New Delhi, Oct 30 (IANSlife): Music has become a massive phenomenon especially when it comes to the heart and soul of Indian culture. It has always been a part of the Indian heritage but now it’s becoming a buzzword that our country is effectively promoting music festivals that not only prioritises ecotourism but are massively sustainable too.
Music fests like Bacardi NH7 Weekender, Magnetic Fields, Sula Fest, Echoes of Earth, Sunburn Festival, Jodhpur RIFF, Ragasthan, VH1 Supersonic, Ziro Festival of Music are effectively taking initiatives to promote ecotourism while organising cultural music and practices that revitalise our respect for Indian symphonies and maestros.
Varun Koorichh, VP Marketing andPortfolio Head, Diageo India, said “India, known for its rich diversity and profound love for music, channels this through music festivals which are now increasingly embracing eco-consciousness. The festival incorporates activities such as plogging, crafting sustainable camps, and partaking in green masterclasses all while enjoying the locally inspired cuisine, and grooving to the scintillating music performances. The festival takes a strong stand in favour of sustainability by creatively repurposing bamboo for the stage setup and employing bamboo light fixtures for decor.We firmly believe in encouraging green seekers to embrace an eco-conscious lifestyle and, in turn, fostering eco-tourism. As our country takes significant strides towards ecotourism through music festivals, the Ziro music festival stands as a shining example of this endeavour and we are resolute in extending our commitment with Green Vibes, a festival that harmonises with nature to further propagate eco-consciousness.”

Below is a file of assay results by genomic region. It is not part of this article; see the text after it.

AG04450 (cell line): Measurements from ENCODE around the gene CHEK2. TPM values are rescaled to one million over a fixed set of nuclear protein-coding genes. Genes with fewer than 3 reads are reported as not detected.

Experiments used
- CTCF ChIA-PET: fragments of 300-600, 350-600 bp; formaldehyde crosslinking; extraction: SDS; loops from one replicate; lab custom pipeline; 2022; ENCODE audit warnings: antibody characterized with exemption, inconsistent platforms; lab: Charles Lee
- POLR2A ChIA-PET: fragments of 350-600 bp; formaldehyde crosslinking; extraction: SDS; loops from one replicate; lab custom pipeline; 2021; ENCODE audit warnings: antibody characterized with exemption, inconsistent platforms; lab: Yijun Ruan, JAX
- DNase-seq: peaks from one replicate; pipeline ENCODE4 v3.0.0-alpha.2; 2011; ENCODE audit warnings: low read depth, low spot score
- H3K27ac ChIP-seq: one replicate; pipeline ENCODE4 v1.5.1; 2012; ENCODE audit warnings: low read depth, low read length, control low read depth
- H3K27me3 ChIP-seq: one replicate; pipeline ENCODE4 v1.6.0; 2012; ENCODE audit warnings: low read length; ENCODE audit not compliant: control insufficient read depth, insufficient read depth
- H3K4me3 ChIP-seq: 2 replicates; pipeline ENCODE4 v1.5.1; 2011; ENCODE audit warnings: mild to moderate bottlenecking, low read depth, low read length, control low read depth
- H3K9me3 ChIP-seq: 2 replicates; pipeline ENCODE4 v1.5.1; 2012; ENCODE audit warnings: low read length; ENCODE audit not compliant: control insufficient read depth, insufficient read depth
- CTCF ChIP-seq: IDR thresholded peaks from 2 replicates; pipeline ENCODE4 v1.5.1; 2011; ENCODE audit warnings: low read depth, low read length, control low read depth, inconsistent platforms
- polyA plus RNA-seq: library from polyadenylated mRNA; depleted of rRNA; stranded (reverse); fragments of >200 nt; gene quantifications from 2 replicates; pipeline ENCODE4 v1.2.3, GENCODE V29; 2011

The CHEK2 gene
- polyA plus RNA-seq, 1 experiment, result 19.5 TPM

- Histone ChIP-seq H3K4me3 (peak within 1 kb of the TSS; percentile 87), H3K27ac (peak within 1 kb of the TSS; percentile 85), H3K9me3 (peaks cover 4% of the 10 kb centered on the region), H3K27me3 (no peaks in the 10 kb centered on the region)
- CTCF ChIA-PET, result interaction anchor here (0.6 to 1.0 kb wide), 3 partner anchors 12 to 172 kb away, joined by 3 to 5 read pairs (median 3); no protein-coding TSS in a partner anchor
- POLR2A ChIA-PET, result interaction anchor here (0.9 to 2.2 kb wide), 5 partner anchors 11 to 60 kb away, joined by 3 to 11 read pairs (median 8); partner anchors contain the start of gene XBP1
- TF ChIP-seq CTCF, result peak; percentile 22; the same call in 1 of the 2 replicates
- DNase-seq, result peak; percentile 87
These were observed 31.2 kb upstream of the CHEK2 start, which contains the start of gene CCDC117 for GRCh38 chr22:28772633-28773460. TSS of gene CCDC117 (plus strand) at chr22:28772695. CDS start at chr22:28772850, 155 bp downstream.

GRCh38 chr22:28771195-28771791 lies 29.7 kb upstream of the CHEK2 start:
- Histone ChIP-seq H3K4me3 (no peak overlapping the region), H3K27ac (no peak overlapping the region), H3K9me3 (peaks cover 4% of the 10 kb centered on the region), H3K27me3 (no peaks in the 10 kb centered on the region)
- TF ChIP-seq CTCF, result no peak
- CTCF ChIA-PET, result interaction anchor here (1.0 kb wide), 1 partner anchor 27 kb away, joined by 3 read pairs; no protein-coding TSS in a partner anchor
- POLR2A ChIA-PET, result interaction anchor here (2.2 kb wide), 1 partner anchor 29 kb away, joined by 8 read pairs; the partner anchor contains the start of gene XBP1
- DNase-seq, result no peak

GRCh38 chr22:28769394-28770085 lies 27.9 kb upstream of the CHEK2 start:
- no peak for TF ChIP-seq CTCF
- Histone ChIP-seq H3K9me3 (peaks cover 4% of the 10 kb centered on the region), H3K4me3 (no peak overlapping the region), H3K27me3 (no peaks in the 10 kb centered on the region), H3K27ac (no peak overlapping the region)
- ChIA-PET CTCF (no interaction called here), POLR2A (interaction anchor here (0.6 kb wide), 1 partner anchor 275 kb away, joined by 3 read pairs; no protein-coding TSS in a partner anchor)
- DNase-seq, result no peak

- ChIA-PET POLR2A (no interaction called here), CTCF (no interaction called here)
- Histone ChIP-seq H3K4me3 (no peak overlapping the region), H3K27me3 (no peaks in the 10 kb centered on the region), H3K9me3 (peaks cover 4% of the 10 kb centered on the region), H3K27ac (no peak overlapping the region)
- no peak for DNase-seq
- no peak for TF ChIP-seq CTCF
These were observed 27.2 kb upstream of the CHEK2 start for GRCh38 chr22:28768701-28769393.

The Emergence of Music Festival in India
Over the years, music festivals in India have surged of gained popularity wherein, music lovers from all across the globe gravitate to music hotspots to let the music rhythms and nature’s sounds take control! This is why, ‘n’ a number of music fests have started incorporating eco-friendly practices and promoting sustainability. Such initiatives give people exposure to nature’s hidden gems and what it has in store to amaze them. This enables them to broaden their perception beyond the ragas of Indian cultural music, understanding the significance of music festivals.
Prashansa Kapoor recently attended the Ziro Festival of Music, one of the largest open-air festivals set amidst the breathtaking landscapes of Arunachal Pradesh. She said that, “Indian culture, especially music festivals, bring fans in throngs and this becomes more exciting when artists, bands, and DJs grace its charm with their music sensations. The thrill and environment become so enthusiastic that as a tourist, nobody would want to go back to their homes. This is how music festivals witness massive footfall as they weave and ignite people’s emotions to new realms due to which, sustainable and musical fests are no longer an unfamiliar thing in India.
Such exposures of sustainability and ecotourism have created more demand for musical fests as the genre and beats of different music seem like a healing medicine to souls and cater to different music tastes. This has also created a vast platform for numerous artists, leading bands, and performers, enabling them to showcase their talent with great recall and recognition.